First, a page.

After the Social War, the socii were all granted Roman citizenship, the Latin alae abolished, and the socii recruited into the legions.By the outbreak of the Second Punic War, the Romans were remedying the legions' other deficiencies by using non-Italian specialised troops.Until 200 BC, the bulk of a Roman army's cavalry was provided by Rome's regular Italian allies (socii), commonly known as the "Latin" allies, which made up the Roman military confederation.This was Rome's defence system until the Social War of 91–88 BC.From then, Roman armies were always accompanied by large numbers of non-Italian cavalry: Numidian light cavalry and, later, Gallic heavy cavalry.For example, Caesar relied heavily on Gallic and German cavalry for his Conquest of Gaul (58–51 BC).Panel from Trajan's Column, Rome The Auxilia (Latin, lit."auxiliaries") constituted the standing non-citizen corps of the Imperial Roman army during the Principate era (30 BC–284 AD), alongside the citizen legions.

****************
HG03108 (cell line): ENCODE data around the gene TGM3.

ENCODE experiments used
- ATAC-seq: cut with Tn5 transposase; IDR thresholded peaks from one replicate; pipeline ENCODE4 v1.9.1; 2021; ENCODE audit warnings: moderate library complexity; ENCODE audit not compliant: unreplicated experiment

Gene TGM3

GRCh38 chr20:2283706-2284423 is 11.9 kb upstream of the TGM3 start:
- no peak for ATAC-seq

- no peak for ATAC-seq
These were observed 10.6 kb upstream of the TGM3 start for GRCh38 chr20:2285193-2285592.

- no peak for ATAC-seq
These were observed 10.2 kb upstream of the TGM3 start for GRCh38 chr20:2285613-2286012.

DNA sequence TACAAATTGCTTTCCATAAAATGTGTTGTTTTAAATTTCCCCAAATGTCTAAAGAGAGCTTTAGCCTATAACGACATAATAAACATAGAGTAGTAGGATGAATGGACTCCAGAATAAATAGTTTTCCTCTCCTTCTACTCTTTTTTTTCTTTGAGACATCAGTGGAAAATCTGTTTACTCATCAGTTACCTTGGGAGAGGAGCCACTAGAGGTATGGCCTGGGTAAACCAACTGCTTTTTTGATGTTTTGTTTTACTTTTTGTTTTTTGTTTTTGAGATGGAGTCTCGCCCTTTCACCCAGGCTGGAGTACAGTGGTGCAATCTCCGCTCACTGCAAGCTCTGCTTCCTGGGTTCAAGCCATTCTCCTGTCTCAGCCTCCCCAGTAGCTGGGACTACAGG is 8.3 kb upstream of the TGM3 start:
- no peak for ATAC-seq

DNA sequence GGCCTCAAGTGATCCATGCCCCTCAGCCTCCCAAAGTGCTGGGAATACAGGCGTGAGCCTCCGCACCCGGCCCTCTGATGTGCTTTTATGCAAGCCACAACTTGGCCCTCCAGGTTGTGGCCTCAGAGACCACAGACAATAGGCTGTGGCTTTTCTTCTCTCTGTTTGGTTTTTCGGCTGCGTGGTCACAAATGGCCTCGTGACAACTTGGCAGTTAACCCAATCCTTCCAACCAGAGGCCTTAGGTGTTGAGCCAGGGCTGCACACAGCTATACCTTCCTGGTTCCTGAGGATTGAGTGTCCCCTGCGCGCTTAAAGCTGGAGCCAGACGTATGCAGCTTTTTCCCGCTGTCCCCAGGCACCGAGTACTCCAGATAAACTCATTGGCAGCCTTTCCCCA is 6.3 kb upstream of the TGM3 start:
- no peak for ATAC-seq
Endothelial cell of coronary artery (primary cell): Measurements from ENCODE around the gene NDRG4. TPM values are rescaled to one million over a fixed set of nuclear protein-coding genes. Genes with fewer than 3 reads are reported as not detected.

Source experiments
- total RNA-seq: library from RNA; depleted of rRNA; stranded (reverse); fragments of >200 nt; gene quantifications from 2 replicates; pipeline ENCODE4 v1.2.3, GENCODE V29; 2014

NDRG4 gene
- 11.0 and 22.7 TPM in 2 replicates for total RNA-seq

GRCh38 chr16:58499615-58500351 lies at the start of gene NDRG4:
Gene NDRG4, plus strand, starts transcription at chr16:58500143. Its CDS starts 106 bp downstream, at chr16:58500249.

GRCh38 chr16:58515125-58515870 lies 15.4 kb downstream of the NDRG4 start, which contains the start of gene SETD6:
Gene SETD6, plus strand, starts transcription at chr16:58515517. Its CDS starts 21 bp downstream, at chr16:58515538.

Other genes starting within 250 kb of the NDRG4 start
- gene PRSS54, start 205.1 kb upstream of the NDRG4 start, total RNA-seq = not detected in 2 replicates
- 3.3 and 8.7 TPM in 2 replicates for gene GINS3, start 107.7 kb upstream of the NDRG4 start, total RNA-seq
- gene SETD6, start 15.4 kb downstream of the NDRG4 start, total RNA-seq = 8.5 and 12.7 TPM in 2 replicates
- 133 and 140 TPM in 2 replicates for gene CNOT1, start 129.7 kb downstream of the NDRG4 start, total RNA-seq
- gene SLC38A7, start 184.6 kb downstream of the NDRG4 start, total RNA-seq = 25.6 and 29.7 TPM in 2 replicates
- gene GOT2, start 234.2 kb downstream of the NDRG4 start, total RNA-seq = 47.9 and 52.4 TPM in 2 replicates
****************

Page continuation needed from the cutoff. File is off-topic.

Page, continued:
The auxilia thus represented three-fifths of Rome's regular land forces at that time.
Like their legionary counterparts, auxiliary recruits were mostly volunteers, not conscripts.
The Auxilia were mainly recruited from the peregrini, free provincial subjects who did not hold Roman citizenship and constituted the vast majority of the population in the 1st and 2nd centuries (c. In contrast to the legions, which only admitted Roman citizens, members of the Auxilia could be recruited from territories outside of Roman control.
By the end of the period, there were no significant differences between legionaries and auxiliaries in terms of training, and thus, combat capability.
Auxiliary regiments were often stationed in provinces other than that in which they were originally raised, for reasons of security and to foster the process of Romanisation in the provinces.
Despite its formidable strength, the legion had a number of deficiencies, especially a lack of cavalry.